What happens when an entire social class abandons a metropolis? This genre-bending journey through lockdown New York offers an exhilarating, intimate look at a city returned to its rebellious spirit.
The pandemic lockdown of 2020 launched an unprecedented urban experiment. Traffic disappeared from the streets. Times Square fell silent. And half a million residents fled the most crowded city in America. In this innovative and thrilling book, author and social critic Jeremiah Moss, hailed as “New York City’s career elegist” (New York Times), explores a city emptied of the dominant class—and their controlling influence. “Plagues have a disinhibiting effect,” Moss writes. “As the normal order is suspended, the repressive force of civilization lifts and our rules fall away, shifting the boundaries of society and psyche.”
In public spaces made vibrant by New Yorkers left behind, Moss experienced an uncanny time-warp. Biking through deserted Manhattan, he encountered the hustlers, eccentrics, and renegades who had been pressed into silence and invisibility by an oppressive, normative gentrification, now reemerging to reclaim the city. For one wild year the streets belonged to wandering nudists and wheelie bikers, mystical vagabonds and performance artists working to disrupt the status quo, passionate activists protesting for Black lives—along with the everyday New Yorkers who had been pushed to the margins for too long. Participating in a historic explosion of activism, resistance, and spontaneity, from queer BLM marches to exuberant outdoor dance parties, Moss discovered an intoxicating freedom. Without “hyper-normal” people to constrain it, New York became more creative, connected, humane, and joyful than it had been in years.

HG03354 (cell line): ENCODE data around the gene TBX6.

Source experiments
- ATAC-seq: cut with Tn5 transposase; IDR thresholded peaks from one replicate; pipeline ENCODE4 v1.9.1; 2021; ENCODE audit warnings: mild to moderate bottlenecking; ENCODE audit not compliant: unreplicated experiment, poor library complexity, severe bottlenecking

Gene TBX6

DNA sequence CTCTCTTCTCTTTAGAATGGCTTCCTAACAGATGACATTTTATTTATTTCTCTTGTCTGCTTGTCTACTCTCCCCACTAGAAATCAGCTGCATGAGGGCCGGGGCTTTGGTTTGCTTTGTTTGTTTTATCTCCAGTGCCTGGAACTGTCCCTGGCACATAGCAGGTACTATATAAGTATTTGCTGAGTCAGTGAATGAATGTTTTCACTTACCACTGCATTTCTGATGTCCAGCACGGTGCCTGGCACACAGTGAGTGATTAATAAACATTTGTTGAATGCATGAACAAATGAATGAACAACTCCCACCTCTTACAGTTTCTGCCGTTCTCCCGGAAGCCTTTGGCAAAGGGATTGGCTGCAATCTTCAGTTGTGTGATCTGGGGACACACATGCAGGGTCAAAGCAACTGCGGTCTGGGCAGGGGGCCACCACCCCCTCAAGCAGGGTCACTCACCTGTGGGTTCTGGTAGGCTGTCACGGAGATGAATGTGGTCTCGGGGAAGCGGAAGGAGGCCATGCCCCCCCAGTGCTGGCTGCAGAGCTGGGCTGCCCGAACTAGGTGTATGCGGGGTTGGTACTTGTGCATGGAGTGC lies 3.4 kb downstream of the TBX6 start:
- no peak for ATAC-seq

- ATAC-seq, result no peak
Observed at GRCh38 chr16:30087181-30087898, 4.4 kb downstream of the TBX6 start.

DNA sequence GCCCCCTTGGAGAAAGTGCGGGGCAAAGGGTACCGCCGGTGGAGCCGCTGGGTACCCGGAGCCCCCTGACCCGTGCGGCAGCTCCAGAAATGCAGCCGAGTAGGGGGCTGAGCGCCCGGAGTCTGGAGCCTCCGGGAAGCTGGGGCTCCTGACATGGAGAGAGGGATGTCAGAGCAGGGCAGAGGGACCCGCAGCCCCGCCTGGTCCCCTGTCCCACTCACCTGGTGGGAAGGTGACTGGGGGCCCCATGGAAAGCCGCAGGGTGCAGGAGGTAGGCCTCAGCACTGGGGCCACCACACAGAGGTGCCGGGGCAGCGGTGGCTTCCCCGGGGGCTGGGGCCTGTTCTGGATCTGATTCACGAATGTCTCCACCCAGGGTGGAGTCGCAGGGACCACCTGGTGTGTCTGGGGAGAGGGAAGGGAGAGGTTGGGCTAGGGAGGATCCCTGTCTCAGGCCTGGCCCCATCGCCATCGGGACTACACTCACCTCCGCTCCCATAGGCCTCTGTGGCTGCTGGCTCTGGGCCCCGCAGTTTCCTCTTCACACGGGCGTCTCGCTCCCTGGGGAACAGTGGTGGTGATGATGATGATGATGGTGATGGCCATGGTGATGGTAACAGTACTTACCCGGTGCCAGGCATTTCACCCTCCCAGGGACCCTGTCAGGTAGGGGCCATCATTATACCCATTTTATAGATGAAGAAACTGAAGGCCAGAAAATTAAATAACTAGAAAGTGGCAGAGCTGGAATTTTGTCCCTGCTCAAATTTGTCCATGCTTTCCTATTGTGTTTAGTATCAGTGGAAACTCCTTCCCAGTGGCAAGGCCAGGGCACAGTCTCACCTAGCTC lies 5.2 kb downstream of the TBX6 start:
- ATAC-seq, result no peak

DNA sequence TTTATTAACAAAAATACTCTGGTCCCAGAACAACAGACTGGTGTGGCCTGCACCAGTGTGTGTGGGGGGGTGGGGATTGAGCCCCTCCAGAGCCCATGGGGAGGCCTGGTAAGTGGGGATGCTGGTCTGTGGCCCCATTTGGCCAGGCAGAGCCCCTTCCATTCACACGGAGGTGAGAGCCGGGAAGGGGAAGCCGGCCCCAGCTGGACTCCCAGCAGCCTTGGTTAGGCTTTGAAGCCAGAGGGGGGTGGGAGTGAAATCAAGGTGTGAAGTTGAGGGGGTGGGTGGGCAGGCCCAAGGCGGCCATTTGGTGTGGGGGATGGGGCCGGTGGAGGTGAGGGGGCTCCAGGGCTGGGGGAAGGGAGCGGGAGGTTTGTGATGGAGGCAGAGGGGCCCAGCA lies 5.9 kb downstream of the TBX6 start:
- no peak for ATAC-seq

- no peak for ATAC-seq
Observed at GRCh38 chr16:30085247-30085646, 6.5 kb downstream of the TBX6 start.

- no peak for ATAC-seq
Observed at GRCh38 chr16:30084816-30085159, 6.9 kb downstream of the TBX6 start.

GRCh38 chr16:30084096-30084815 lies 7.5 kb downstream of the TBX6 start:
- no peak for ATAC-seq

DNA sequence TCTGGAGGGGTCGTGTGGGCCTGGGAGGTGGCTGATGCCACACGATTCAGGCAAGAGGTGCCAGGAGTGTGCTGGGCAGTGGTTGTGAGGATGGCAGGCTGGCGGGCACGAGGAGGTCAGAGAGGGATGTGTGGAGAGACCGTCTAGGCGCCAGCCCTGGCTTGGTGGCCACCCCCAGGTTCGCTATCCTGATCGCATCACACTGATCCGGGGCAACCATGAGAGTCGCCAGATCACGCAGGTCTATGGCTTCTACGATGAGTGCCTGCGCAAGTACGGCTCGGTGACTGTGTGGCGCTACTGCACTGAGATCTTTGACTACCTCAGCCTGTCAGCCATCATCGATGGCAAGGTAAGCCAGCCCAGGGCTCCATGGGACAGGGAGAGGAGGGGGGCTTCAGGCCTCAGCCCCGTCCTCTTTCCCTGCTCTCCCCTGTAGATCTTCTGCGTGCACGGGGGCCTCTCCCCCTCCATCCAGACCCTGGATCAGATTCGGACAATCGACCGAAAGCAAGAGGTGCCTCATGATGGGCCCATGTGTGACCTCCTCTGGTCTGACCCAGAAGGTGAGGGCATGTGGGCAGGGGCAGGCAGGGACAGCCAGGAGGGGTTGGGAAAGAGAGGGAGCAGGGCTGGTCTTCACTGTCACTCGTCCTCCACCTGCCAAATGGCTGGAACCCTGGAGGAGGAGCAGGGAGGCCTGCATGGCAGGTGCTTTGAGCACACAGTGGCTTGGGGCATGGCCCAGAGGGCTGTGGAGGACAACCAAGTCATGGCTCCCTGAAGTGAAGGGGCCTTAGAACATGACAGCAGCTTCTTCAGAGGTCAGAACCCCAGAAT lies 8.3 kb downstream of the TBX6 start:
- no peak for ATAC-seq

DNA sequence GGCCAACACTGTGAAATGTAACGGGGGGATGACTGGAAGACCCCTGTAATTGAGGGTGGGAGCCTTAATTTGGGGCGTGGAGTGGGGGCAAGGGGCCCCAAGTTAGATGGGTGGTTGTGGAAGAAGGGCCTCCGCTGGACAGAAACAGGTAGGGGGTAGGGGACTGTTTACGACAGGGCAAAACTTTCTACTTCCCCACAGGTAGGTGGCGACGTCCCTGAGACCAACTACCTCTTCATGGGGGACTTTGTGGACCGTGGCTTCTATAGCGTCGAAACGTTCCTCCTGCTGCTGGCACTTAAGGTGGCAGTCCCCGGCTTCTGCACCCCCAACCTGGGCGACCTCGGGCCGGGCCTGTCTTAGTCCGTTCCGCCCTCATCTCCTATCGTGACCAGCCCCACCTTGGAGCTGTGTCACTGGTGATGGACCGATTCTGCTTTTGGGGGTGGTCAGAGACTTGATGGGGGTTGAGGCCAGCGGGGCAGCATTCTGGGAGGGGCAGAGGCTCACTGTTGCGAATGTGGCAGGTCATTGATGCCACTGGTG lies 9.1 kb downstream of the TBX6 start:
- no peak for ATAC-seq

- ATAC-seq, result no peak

Moss braids this captivating narrative with an account of his renewed sense of place as a transgender man, weaving together insights from psychoanalysis, literature, and queer theory. A kaleidoscopic vision of a city transformed, Feral City offers valuable insight into the way public space―and the spaces inside us―are controlled and can be set free.
“[R]azor sharp… Shot through with pinpoint character sketches, incisive reportage on the Occupy City Hall protest movement, and lucid discussions of queer theory, this is a vital contribution to New York City history.” — Publishers Weekly, starred review
“A dynamic memoir of life during lockdown in New York City…. A captivating chronicle driven by keen wit, a strong sense of place, and a clear love of a city’s old soul.” — Kirkus, starred review
“…a brilliant story of being lost and finding a place when socially constructed ideas of how people can or should show up are dismantled…. Highly recommended…for anyone who has felt inexorably gutted and remade during the COVID pandemic.” – Library Journal, starred review
“In its gentle way this is the most radical book I have read in a long time. It’s a tale of daily resistance. There could be another world, and Feral City in all its thoughtful scrappy investigative feeling is a utopian map for a future I would want to inhabit. It’s composed uncannily, yep, rhizomatically, out of Jeremiah Moss’s own hands-on evocation of home, the disordered place where we’re playing and marching.”— Eileen Myles
“A sublime and furious love letter to our city during the plague—to the months when we reclaimed our streets and lived most vividly even in the midst of death. A must for every New Yorker, and for everyone who has ever loved a place.”—Molly Crabapple
“Jeremiah Moss grapples with what happened when the private sector left the city at the height of the pandemic, and the people who share public space were left behind. Feral City asks the most complex questions: Who is the center of our culture? Who just owns the apparatus? What confrontations are necessary for our integrity as a collective? This story is a memory, a documentary, a personal journey, a political manifesto, a searing critique, a human embrace.”— Sarah Schulman
“The saddest and the most exhilarating book you will read this year. It is an epic of a liberated city, a philosophical investigation, a love poem addressed to at least a million New Yorkers, and a hex flung at those zombies Moss calls the Normals.”—Lucy Sante